Since 1707, Scotland has retained its identity, history and culture, yet it has always played a massive part in the creation of British history, identity and culture. That is what the SNP wishes to rupture and destroy. Conservative and Labour Members and the Democrats, or whatever identity they have these days, have made it clear that we are parties of the Union. We may have different views about how we see the Union progressing, but we do not differ on the fact that we wish to retain the Union and this unitary Parliament.
In an intervention I drew attention to the wording of the Act of Union. People in Scotland constantly remind me about this Act, but I usually find that they have never read it. I do not think that any Act passed by this House is cast in stone because anyone who believes, as I do, in our democracy recognises that its cornerstone is that no Parliament is bound by decisions made by a previous one. This Parliament is paramount and, in conjunction with the other place, we can change the law as it affects the United Kingdom. Nothing is permanent.
However, in his intervention, comments and writing the hon. Member for Govan has made it quite clear that entry into the European Community is cast in stone, and there is no turning back. If that is his view of our relationship with Europe, surely that cannot also be the view of a man who wants to be a separatist and destroy the Act which created the Union.
Secession from Britain inevitably means secession from Europe which would give the Scottish Nationalists the Scotland which they had before 1907—in Europe, but outside the market of the United Kingdom and, consequently, outside the market of Europe. Scotland was the poorest area because it was isolated at its own choice.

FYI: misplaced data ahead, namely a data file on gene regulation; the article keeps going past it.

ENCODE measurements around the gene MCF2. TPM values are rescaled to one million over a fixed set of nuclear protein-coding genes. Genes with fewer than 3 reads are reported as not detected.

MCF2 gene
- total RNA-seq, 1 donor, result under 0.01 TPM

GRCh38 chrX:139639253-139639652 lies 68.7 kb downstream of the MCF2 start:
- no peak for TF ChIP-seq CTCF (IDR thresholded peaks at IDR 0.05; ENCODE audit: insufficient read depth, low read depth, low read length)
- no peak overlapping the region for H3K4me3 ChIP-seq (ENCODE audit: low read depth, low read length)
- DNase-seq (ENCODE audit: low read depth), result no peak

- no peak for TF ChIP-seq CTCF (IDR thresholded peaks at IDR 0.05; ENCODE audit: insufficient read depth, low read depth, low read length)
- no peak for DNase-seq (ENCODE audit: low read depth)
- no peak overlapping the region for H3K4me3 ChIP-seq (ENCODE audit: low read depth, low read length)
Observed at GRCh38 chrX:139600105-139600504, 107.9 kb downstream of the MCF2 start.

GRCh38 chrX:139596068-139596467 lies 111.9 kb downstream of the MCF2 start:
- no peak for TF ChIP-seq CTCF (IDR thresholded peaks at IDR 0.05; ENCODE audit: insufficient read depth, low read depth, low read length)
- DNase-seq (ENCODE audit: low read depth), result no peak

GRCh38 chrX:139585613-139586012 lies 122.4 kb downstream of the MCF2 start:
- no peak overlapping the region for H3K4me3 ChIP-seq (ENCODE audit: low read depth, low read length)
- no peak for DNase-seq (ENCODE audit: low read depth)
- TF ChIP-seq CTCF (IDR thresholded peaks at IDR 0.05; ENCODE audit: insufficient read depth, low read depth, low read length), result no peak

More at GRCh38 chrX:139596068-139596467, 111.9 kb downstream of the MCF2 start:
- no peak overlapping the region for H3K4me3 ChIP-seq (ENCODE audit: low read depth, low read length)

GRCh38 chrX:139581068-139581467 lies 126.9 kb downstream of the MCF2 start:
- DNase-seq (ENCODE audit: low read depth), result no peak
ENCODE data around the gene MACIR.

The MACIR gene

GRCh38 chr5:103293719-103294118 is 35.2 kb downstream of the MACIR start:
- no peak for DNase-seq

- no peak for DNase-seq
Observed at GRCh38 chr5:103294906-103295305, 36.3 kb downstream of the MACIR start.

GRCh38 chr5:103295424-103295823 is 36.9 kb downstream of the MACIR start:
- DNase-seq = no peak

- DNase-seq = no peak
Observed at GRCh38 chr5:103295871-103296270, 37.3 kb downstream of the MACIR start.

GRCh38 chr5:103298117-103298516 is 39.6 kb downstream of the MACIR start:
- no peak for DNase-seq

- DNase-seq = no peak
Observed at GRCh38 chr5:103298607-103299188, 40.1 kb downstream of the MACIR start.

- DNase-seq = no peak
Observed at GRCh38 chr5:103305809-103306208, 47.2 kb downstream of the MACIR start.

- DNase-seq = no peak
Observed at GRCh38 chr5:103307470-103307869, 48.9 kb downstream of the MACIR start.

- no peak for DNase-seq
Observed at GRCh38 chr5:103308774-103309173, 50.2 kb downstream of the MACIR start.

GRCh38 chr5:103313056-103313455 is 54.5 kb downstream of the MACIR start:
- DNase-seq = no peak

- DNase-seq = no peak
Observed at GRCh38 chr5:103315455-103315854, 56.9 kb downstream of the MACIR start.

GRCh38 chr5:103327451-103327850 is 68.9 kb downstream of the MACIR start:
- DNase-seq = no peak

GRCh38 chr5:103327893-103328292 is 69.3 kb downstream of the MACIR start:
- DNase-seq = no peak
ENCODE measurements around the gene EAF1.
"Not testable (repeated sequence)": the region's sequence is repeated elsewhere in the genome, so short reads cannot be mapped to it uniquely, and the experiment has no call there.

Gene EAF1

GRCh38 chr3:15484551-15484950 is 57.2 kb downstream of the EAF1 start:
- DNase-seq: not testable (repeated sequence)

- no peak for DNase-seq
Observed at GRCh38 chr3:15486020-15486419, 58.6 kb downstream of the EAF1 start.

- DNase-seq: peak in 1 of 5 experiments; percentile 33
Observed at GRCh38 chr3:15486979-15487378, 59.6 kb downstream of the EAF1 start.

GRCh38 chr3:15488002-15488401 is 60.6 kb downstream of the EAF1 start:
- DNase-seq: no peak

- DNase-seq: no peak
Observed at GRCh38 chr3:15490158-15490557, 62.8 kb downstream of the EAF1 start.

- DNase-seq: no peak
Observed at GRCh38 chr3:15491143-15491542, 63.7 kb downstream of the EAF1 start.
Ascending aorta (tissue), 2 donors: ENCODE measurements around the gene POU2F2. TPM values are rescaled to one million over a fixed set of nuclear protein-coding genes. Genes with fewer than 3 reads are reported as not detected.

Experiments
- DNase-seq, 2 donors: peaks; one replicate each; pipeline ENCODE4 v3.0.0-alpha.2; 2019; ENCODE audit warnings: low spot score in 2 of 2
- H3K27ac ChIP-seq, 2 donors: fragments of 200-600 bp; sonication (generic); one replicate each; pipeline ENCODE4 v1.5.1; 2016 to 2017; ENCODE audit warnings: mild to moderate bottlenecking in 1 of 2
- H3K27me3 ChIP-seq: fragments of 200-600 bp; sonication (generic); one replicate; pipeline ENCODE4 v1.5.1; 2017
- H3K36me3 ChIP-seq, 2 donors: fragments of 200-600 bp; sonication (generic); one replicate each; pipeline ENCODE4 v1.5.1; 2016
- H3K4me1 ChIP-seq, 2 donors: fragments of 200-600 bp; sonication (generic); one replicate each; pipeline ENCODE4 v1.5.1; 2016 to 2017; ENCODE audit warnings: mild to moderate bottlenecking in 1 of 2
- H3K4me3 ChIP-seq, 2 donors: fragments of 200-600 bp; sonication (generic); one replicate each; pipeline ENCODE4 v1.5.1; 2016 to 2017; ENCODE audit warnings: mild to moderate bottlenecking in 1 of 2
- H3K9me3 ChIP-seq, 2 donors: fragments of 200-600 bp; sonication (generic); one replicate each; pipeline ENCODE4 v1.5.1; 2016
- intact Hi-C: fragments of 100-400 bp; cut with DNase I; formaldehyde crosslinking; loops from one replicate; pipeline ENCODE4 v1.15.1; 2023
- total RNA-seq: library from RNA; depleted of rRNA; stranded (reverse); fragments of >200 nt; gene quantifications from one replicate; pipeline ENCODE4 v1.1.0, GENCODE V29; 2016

I thank my hon. and learned Friend for his helpful intervention, which neatly encapsulated the fundamental flaws in the arguments put forward by the separatist Nationalists.
We all know that the SNP's Govan by-election slogan, which should have read, "Separation in Europe" because, effectively, that is what it was asking for, was a policy put forward on the basis that the SNP has inherited Red Clydeside. Anyone who has made any attempt to win elections north of Perth will know that the Labour party has difficulty in doing so. In the mountain areas of the Highlands its members are lucky to save their deposits. Therefore, it would seem odd to suggest that the Red Clydeside flag should be flown by the nationalists north of Perth.
No, I shall not give way. The hon. Gentleman has already made about three speeches.
The SNP row that we see in Angus and Tayside at the moment has its origins in the fact that the SNP in the north of Scotland, certainly in my constituency and Tayside, has always tried to present itself as the party of the middle or middle Right, certainly of the Right. It finds it difficult to accept that it is now the party of the Red Clydeside inheritance.
Will the hon. Gentleman allow me to complete what I am saying?
That is why Dr. Flora Isles and other SNP members including one of my constituents, Councillor Francis Duncan, are so concerned. It has been said that, in a letter, Dr. Flora Isles made it clear that she did not understand the SNP's policies because it did not have any and seemed to have different policies for different places at different times. That has been put on the record by one of the leading SNP activists in Tayside.